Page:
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Chantal Keijzer

Tuesday 22 January 2013

Nanoparticles for Nasal Delivery of Vaccines: Monitoring Adaptive Immune Responses

Promotor: Prof.dr W. van Eden
Defence: 22 January 2013

The continuous emergence of new pathogens and growing drug resistance of microorganisms asks for innovative vaccination strategies. An alternative to conventional multiple injection vaccines is the nasal route of vaccine delivery. The immune response induced following nasal antigen delivery depends on many factors, such as the nature of the antigen (immune suppressive or immunogenic), the formulation (soluble versus particulate), antigen size, dose and frequency of administration. Although nasal antigen delivery might be a cost effective innovative vaccination strategy, the physiology of the nasal cavity, including mucociliary clearance and the inefficient uptake of soluble antigens by nasal epithelial cells limits the efficacy of nasal vaccines. Therefore, nasal vaccines often require potent adjuvants and/or vaccine delivery systems that enhance their immunogenicity and delivery to the mucosal tissues.
The research described in this thesis aims to unravel adaptive immune responses induced after nasal administration of several particle based vaccines that can either induce protective immunity or tolerance. Previous studies showed that non-living bacterial like particles (BLPs) that are derived from the food grade bacterium Lactococcus lactis are effective stimulators of local and systemic immune responses when administered intranasally. Moreover, in vitro, BLPs specifically interact with human toll-like receptor 2 (TLR2), suggestive of a role for TLR2 dependent immune activation by BLPs.
In Chapter 2, we examined the role of TLR2, in vivo, in BLP-dependent activation of local and systemic virus-specific immune responses after nasal administration of BLP mixed with split influenza vaccine in TLR2 knock-out mice. In addition to BLP particles, we also investigated the effects of the synthetic poly-lactic-co-glycolic-acid (PLGA), poly-lactic-co-glycolic-acid N-trimethyl chitosan (PLGA-TMC) and N-trimethyl chitosan tripolyphosphate (TMC-TPP) nanoparticles. There is at the moment very limited knowledge about the capacity of nanoparticles to modulate the immunological outcome after nasal vaccination.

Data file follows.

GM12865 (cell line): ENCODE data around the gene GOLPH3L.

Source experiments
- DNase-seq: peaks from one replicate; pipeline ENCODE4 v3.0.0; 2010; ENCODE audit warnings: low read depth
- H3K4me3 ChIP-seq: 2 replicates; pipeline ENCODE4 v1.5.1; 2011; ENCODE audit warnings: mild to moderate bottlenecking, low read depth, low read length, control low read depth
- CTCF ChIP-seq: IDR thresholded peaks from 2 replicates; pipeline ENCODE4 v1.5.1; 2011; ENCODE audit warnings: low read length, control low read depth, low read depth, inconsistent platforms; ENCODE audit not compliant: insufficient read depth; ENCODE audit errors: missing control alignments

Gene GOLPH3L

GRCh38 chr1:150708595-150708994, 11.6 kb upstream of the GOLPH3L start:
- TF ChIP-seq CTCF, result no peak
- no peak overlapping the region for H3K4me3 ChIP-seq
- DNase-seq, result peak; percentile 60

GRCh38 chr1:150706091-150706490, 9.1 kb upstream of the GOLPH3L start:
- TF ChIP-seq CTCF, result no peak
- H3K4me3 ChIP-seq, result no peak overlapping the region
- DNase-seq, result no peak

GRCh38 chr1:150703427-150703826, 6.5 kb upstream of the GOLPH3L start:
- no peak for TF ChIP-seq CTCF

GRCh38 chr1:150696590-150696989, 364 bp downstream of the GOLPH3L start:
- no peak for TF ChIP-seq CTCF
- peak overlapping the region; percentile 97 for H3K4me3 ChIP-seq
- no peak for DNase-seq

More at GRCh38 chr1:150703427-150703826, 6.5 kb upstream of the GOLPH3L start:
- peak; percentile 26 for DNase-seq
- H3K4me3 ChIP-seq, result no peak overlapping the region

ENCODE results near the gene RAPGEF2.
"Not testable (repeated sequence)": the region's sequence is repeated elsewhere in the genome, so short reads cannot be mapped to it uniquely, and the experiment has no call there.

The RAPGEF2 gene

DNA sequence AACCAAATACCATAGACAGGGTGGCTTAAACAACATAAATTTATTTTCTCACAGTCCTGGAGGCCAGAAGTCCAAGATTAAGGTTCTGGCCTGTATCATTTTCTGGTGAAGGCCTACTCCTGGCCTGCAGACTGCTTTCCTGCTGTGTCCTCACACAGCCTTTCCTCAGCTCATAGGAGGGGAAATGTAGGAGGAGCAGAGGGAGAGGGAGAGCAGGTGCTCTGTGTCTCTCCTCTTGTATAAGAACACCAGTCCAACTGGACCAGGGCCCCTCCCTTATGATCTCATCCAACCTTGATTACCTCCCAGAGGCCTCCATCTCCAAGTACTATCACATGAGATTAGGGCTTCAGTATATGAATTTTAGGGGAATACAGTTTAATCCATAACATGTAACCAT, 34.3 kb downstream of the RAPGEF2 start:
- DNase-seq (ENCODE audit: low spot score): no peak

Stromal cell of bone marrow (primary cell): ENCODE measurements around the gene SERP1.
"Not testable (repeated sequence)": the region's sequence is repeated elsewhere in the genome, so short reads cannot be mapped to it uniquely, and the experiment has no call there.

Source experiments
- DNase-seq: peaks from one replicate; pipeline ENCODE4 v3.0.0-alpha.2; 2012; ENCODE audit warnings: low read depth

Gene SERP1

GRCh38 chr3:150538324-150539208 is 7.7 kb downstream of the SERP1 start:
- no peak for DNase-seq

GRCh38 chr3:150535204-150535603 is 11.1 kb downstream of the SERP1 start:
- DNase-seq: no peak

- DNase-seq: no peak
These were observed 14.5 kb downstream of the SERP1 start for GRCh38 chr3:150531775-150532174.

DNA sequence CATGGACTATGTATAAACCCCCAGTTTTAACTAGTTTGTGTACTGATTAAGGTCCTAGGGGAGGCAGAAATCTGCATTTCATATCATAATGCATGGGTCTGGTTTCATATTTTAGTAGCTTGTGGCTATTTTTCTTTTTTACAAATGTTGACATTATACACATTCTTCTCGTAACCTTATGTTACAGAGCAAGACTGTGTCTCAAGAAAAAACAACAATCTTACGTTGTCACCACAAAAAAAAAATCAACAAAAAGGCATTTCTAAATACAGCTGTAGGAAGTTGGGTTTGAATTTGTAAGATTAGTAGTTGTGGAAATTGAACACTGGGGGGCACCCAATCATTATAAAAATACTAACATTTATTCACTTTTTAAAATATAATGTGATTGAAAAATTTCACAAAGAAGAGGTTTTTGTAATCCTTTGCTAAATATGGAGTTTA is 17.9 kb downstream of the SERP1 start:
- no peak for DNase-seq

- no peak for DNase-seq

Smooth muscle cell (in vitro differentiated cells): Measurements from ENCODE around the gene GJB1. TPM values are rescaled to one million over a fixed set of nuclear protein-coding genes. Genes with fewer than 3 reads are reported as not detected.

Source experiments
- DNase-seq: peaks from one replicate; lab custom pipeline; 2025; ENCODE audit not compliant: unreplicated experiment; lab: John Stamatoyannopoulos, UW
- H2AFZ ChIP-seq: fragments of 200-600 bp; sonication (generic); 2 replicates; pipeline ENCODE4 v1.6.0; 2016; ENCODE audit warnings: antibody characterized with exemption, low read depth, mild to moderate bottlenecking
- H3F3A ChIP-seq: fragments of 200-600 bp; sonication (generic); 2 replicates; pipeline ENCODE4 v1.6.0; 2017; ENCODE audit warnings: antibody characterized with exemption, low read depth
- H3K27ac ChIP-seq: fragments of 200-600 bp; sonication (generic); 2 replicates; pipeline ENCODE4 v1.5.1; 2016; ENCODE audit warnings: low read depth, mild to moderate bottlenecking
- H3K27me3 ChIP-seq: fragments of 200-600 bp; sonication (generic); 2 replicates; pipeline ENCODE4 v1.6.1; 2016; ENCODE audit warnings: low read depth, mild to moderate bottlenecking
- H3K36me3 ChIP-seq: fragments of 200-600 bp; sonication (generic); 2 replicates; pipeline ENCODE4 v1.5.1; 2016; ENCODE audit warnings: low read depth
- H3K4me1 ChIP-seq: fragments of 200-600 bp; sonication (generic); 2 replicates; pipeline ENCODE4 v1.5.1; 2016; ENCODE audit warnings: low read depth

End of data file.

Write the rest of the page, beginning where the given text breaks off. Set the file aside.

Chapter 3 describes the mechanism behind nasal nanoparticle vaccination, the characteristics of three nasal vaccine delivery particles composed of PLGA, PLGA-TMC and TMC-TPP are correlated to their capacity to induce antibody production. Chapter 4 continues with the characteristics of the PLGA, PLGA-TMC and TMC-TPP nanoparticles and their capacity to activate CD4+ T-cells locally and systemically. We also investigated the capacity of PLGA, PLGA-TMC and TMC-TPP nanoparticles to differentially regulate the immune response by characterizing CD4+ T-cell differentiation and the ability to induce mucosal tolerance. In Chapter 5 we explored, in vitro, if PLGA nanoparticles compared to TMC-TPP nanoparticles trigger dendritic cells to acquire retinoic acid (RA) producing capacity to induce FoxP3+ CD4+ T-cells via a TGF-β and RA dependent mechanism.
In Chapter 6, the role of heat shock proteins as therapeutic targets in autoimmune diseases and other chronic inflammatory conditions is reviewed.
Finally in Chapter 7, the findings described in this thesis are summarized and discussed in the context of recent developments in the research on mucosal applied vaccine delivery particles and adjuvants. Potential future research directions are indicated, which may resolve unanswered questions concerning the application of nasal vaccines. This will give further insight in the mechanism of how nanoparticles and adjuvants operate and how they can be used to modulate mucosal immune responses.